Bill Davies, Brian Longhurst & Trevor Cox (investigators) and Clare Webb (researcher)
This was a one-year project funded by EPSRC which aimed to identify acoustic problems experienced by elderly people in the built environment, so that future work can explore the solutions. The project used current social science techniques to obtain qualitative data on older people's use of the built environment. The data was analysed to determine the extent to which acoustic cues affect the patterned behaviour.
It was found that most of the respondents were affected by acoustic problems in the built environment and this detracted from their quality of life. The most significant problem was poor speech communication, often due to background noise and reverberant spaces. Although the main scope of the research was to investigate the built environment, considerable evidence of other difficulties, for example with televisions, hearing aids and telephones were also found. Elderly people have developed a range of adaptive behaviour to cope, such as switching a hearing aid off or lip reading. It was also found that poor sound insulation in houses affect elderly television viewers who felt unable to use a comfortable listening level for fear of disturbing neighbours. It is likely that the effects of these problems can be reduced by more appropriate acoustic design of the built environment. The qualitative research techniques were found to be an efficient way of obtaining naturalistic data from people in their own words. It is likely that they could be successfully applied to other problems involving people in acoustics.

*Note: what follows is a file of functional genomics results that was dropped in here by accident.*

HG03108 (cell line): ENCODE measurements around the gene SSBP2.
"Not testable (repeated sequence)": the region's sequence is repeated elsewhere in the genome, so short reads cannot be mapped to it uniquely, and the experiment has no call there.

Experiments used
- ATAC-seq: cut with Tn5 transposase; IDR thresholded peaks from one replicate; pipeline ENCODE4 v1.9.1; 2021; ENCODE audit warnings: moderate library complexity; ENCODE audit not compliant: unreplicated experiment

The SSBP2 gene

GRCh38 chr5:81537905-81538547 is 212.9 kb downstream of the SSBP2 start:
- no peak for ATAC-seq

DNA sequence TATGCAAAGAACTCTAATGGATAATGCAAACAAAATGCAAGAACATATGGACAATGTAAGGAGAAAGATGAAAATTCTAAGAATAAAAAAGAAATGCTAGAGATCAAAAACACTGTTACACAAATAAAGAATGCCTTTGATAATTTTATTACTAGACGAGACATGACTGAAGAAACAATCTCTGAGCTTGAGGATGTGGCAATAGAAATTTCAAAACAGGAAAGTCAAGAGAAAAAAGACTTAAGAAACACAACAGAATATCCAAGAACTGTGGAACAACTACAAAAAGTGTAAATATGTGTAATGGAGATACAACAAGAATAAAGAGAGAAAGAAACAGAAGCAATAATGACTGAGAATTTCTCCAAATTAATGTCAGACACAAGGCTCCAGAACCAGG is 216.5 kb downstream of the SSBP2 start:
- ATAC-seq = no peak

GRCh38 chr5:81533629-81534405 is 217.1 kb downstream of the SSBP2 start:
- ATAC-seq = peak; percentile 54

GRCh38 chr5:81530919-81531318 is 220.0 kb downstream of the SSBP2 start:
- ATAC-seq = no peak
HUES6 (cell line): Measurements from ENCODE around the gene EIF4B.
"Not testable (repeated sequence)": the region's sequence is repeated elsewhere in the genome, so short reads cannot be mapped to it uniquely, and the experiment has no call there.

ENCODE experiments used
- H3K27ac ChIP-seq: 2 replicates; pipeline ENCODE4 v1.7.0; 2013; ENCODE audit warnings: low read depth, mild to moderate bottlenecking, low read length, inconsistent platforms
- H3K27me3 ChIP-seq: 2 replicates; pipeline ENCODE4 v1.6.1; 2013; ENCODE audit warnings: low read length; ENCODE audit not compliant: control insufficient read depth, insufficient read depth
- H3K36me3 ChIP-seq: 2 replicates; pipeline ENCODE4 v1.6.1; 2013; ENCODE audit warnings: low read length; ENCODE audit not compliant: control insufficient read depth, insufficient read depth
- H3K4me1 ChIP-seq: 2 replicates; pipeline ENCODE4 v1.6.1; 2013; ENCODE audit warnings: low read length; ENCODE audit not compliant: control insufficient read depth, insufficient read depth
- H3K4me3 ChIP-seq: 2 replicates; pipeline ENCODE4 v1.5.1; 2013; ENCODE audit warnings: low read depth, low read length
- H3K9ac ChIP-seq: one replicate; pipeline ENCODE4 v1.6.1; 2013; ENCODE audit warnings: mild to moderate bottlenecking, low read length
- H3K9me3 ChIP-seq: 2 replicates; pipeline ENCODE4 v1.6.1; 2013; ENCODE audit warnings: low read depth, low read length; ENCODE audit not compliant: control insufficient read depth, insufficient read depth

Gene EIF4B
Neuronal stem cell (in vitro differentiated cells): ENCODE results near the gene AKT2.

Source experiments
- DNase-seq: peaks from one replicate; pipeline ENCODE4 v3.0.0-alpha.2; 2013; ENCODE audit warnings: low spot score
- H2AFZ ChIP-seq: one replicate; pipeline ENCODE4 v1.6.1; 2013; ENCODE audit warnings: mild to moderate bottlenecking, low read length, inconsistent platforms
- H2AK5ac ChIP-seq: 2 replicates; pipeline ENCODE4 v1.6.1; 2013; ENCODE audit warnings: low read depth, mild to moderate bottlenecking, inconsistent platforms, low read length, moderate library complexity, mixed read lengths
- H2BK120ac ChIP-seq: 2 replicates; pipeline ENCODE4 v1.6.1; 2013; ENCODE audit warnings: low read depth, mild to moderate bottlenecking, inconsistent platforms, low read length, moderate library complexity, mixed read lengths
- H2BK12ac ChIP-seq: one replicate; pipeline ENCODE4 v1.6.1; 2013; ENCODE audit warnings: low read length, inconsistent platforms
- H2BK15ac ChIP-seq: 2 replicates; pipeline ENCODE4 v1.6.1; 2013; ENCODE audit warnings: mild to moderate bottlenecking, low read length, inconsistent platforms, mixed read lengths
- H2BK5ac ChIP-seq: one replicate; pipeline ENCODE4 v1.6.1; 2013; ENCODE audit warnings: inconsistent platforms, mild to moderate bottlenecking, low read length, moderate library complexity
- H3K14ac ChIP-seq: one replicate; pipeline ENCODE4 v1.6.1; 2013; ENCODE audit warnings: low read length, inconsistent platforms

The overall aim of this pilot study was to identify acoustic problems experienced by elderly people in the built environment, so that future work can explore the solutions. The aim was achieved by meeting the following objectives:
The ultimate beneficiaries of this work are a sizeable group: the average hearing loss for speech increases by 5 to 8 dB per decade of age. The fraction of the population with a significant hearing loss will increase as the population ages, so the importance of this work will increase. The immediate beneficiaries are room designers and building acoustics researchers, who will have improved data on the needs of the elderly disseminated to them.